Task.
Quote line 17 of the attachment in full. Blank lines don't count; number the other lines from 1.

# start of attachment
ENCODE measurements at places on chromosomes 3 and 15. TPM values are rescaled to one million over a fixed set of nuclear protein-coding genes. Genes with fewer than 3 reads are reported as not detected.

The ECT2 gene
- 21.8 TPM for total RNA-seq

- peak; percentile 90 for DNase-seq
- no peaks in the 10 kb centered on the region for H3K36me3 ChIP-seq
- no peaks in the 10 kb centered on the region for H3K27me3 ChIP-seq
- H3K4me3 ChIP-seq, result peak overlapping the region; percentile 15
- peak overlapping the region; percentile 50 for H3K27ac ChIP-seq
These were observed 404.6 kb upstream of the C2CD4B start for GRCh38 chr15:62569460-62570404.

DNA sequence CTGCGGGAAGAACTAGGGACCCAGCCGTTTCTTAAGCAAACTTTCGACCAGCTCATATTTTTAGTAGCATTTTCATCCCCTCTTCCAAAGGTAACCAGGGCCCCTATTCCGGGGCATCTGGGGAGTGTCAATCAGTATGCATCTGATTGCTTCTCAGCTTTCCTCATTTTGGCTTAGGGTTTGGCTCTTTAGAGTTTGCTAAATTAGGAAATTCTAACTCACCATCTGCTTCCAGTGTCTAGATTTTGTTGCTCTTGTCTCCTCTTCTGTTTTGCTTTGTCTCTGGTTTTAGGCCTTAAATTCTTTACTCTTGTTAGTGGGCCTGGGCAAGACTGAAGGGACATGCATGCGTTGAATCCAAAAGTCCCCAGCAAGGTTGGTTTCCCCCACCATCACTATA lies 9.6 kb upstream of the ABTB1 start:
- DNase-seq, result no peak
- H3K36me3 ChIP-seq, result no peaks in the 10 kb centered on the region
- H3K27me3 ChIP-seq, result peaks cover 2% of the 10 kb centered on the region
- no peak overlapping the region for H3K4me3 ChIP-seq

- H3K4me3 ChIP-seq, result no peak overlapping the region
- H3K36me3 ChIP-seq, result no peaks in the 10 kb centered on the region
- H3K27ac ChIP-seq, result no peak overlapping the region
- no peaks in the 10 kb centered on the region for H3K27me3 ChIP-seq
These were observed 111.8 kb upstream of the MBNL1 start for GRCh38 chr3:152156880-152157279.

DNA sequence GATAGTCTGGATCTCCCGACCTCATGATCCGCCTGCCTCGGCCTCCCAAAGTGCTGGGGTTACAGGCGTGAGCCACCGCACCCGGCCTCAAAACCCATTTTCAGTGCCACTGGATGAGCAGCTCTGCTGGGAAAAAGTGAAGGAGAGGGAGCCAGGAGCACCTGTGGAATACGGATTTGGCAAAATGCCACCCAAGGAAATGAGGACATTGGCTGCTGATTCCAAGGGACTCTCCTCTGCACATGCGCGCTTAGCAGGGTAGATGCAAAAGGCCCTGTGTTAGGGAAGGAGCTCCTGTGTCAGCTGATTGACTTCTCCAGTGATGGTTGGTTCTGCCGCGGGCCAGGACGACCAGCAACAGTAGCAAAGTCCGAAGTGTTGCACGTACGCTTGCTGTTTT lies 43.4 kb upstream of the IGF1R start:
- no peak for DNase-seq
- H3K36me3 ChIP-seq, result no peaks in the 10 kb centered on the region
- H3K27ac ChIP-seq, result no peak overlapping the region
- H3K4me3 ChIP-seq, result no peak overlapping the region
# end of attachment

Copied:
- H3K27ac ChIP-seq, result no peak overlapping the region